Thursday, 21 February 2019

REVIEW: Jesus Hopped the ‘A’ Train at the Young Vic

The Young Vic is one of those theatres in London where you are sure to encounter bold directing, great acting and new writing as well as revivals that are given a new flavour. The 2000 play by Stephen Adly Guirgis “Jesus Hopped the ‘A’ Train” is given a worrying and relevant new dimension, giving voices to underrepresented actors on stage and showing police brutality in US prisons.

Director Kate Hewitt and her set designer Magda Willi take us to a prison on New York’s Rikers Island where instead of seeing bars and iron everywhere, rooms and cells are separated by large glass windows and doors, which move up and down the traverse stage as the scenes progress. 

The story introduces us to Angel Cruz (played by quite angelic face Ukweli Roach), who is awaiting a verdict after he is suspected of shooting a priest in the buttocks. Every day, he is allowed one hour on the roof to take in fresh air and light. That’s where he meets Lucius Jenkins (Oberon K. A. Adjepong) who, while Angel is not really looking for a new friend in this prison, becomes a voice he gets used to. Lucius killed eight people, is very religious and believes he is truly loved by God, at least that is what he says. The prisoners are bullied by guard Valdez (Joplin Sibtain) in cringeworthy scenes of psychological violence.

Guirgis’s play raises universal questions about how we define good and bad, judge what feels right or wrong, and the question of the importance of a higher spirit to guide us through life. The last ten minutes of the play in particular were striking to me: while all along Angel was not sure whether he believed in any kind of god, he starts praying when he learns that he will remain in prison for another 20 years. When Valdez enters to tell him that his time is up on the roof, Angel is in a trance that we are afraid is only the beginning of a downward spiral for him. Will Valdez be his only friend, that bully who thinks it’s funny to joke about prison rape and spit in inmates’ faces? I felt a genuine worry for that “friendship”.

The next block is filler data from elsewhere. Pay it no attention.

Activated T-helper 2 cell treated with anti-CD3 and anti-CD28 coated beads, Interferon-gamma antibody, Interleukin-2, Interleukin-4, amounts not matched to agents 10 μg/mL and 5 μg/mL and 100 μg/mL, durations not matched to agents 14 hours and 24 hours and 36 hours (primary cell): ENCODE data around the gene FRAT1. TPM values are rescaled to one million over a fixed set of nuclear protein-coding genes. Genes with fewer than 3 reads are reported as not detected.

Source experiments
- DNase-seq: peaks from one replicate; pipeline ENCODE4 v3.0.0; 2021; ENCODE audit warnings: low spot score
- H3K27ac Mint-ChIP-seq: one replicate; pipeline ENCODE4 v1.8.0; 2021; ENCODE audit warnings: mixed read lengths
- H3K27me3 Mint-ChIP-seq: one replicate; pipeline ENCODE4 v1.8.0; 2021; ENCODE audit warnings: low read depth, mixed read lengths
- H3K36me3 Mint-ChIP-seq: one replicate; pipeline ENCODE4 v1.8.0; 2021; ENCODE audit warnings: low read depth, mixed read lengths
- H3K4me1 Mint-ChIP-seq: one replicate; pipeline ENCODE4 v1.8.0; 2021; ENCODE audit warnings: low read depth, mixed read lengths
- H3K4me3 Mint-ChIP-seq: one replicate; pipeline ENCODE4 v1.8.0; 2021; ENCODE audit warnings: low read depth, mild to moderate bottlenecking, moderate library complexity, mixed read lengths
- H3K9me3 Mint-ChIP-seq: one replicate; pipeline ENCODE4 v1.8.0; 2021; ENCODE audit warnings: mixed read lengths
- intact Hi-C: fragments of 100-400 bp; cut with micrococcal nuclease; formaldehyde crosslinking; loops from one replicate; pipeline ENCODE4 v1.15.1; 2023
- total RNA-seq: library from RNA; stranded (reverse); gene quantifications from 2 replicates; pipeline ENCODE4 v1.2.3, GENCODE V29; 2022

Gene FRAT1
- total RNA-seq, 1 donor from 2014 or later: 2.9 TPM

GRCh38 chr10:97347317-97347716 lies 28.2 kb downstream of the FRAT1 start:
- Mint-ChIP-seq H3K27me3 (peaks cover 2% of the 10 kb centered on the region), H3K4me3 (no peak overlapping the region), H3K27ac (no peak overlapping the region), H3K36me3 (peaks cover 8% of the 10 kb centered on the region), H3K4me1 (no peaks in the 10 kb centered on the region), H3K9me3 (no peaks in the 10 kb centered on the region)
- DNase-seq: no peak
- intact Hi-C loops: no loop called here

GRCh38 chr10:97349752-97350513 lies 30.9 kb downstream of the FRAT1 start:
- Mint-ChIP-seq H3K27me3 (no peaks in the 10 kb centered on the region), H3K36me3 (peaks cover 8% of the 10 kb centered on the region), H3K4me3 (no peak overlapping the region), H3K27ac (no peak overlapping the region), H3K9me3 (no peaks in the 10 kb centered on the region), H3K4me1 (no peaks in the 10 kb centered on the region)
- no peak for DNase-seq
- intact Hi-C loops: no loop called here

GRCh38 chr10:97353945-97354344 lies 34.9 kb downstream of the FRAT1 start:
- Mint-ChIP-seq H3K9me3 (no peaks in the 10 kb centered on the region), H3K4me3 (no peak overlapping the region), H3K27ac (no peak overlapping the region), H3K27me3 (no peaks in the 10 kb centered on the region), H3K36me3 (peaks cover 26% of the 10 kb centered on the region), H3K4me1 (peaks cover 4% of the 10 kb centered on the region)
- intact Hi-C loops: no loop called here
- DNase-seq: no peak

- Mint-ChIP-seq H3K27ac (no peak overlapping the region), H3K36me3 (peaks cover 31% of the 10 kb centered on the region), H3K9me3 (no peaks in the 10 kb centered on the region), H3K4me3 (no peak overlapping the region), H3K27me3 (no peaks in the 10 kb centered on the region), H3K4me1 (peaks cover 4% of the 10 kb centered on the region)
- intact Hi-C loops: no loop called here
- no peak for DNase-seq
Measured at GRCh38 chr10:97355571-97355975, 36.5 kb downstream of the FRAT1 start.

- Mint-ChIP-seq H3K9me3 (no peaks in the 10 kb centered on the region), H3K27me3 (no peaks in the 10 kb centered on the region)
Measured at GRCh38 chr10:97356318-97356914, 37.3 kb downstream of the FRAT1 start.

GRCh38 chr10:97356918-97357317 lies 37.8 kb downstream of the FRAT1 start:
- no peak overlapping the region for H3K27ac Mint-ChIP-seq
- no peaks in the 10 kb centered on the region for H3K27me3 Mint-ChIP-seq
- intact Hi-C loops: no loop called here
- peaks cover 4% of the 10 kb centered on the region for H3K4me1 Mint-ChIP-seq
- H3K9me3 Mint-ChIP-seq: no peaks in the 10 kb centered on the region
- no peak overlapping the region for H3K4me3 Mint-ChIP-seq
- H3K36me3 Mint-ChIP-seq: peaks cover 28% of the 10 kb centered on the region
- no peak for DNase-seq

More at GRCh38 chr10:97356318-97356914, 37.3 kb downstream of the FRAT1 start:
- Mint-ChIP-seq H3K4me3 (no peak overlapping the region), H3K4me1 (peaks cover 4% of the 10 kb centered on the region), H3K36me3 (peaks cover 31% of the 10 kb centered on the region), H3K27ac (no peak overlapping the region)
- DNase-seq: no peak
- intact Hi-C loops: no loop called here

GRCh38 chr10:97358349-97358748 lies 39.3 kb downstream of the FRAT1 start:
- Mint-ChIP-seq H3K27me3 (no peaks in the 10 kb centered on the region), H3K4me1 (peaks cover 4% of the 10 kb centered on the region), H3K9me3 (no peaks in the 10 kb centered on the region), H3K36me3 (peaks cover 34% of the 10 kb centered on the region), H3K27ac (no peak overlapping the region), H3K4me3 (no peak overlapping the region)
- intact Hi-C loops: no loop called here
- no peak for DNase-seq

Peter Rice’s sound design was like a kick in the gut: scenes separated by drums and electronic music. I did feel like those pieces were too loud, jotting me out of my chair every time, but was this intentional? Did Rice want us to feel uncomfortable, jumpy?

Lighting designer Guy Hoare also did a beautiful job with the use of the glass,
which, at certain angles and with certain lighting, could look simultaneously like a mirror and a window – breakable and fragile, as well as all-revealing. 

With only one American actor, I thought the accent work by the actors, coached by Charmian Hoare, was excellent. In addition to the very strong actors mentioned above, Dervla Kirwan as Angel’s lawyer was also a force, telling us about a certain memory of her father and putting impulse and morals into perspective.

This is a shocking, human, depressing and also uplifting and funny play that, for those who don’t know the play or who want to revisit it, is not to be missed.

Review by Sophie Tergeist

Rating: ★★★★

Seat: F11 | Price of Ticket: £40
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